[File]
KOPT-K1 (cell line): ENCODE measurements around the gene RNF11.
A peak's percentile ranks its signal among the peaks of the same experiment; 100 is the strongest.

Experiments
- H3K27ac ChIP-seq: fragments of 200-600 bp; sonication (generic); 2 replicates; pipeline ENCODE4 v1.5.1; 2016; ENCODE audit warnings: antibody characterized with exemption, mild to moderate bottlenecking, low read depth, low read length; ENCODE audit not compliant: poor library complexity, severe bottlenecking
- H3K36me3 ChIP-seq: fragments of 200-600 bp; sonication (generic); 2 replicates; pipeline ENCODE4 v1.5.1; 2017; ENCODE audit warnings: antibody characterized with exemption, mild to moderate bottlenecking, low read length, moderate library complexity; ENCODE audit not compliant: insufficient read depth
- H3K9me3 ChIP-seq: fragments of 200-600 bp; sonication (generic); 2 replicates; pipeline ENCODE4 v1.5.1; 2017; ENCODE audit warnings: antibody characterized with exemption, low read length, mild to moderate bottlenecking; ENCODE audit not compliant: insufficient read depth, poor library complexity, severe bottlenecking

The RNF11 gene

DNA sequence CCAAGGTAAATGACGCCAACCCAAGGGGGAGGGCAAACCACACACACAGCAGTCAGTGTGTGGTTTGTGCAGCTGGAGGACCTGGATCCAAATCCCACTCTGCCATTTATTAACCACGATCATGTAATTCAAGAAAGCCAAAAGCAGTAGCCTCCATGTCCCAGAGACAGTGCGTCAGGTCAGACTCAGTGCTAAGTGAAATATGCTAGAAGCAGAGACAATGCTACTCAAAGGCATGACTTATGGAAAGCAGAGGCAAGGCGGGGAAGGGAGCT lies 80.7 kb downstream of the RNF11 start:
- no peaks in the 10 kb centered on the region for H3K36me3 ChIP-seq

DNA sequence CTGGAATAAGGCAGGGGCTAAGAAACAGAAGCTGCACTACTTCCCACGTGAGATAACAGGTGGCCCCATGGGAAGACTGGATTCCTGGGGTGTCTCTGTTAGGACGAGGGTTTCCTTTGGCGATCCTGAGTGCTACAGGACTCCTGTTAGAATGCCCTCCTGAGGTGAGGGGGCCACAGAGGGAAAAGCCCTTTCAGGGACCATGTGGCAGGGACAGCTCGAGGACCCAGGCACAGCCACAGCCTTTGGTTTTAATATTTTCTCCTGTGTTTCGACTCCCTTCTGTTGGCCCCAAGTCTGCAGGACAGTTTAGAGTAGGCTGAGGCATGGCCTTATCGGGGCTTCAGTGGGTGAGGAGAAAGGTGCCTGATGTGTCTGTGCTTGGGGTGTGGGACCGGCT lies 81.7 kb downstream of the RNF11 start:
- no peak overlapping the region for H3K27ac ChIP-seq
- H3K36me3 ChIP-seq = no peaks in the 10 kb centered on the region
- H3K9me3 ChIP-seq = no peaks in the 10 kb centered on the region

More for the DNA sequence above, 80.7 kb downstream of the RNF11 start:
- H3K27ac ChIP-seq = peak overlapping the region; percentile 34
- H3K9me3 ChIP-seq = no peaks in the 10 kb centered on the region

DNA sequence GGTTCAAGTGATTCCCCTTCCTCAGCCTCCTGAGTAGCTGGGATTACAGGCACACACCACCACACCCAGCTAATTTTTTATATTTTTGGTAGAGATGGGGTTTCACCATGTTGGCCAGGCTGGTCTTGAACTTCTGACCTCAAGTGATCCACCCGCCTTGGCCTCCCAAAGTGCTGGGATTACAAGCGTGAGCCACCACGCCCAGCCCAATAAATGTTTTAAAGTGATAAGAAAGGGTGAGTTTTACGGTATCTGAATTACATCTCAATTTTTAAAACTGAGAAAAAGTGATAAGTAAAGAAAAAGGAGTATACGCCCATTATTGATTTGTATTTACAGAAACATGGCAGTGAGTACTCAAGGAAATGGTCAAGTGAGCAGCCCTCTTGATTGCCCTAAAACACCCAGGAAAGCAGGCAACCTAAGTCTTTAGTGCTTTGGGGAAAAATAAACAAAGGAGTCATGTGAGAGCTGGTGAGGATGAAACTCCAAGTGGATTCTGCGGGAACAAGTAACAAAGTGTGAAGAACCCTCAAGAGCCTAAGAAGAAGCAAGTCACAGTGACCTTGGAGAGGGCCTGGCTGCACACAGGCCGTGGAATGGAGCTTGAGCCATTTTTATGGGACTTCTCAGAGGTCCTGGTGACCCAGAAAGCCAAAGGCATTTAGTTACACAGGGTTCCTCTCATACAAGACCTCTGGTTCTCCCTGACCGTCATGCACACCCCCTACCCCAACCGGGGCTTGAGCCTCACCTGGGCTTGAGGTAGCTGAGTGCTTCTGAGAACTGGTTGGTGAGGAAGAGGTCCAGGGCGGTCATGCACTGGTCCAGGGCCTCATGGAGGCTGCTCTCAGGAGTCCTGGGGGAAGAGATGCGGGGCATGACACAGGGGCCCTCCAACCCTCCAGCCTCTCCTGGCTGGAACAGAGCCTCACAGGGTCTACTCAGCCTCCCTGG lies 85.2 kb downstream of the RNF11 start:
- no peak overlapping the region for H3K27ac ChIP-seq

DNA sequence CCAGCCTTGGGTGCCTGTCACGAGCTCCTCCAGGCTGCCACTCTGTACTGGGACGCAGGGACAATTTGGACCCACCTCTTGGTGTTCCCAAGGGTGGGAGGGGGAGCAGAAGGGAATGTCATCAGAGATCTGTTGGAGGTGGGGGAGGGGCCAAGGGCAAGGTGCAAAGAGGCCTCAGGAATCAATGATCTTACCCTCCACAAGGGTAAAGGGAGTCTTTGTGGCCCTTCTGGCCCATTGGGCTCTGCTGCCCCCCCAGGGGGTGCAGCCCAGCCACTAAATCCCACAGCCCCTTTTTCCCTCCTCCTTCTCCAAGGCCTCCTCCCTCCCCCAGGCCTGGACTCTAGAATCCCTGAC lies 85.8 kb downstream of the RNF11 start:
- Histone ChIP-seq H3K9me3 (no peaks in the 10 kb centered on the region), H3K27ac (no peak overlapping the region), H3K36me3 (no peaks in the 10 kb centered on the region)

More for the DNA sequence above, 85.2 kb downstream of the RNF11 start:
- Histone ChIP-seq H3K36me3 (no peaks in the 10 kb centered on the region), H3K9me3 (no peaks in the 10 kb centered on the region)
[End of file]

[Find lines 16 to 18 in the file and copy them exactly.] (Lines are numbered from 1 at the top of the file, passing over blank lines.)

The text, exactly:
- H3K9me3 ChIP-seq = no peaks in the 10 kb centered on the region

DNA sequence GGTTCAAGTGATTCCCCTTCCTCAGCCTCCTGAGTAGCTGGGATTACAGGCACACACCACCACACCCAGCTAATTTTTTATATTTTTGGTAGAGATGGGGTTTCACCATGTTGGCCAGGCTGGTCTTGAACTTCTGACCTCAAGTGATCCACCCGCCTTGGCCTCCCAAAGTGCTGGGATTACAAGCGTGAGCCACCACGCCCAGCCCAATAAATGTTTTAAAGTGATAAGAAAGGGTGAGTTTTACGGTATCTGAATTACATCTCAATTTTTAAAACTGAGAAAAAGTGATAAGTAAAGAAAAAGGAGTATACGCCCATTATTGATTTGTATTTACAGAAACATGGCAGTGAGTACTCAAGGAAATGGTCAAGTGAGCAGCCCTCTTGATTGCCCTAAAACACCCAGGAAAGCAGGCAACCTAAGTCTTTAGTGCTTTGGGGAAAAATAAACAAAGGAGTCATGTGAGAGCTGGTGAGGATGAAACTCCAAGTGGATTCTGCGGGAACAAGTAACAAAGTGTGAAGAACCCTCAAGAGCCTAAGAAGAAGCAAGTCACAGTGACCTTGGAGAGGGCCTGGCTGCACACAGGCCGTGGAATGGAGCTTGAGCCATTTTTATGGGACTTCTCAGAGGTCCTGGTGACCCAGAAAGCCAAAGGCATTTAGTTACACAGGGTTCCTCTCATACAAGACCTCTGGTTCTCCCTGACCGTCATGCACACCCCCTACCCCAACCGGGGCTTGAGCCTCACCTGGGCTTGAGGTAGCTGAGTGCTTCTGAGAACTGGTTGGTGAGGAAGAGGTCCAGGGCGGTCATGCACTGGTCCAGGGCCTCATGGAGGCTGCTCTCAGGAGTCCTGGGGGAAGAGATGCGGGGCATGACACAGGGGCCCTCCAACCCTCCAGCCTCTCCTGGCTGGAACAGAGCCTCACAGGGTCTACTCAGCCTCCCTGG lies 85.2 kb downstream of the RNF11 start:
- no peak overlapping the region for H3K27ac ChIP-seq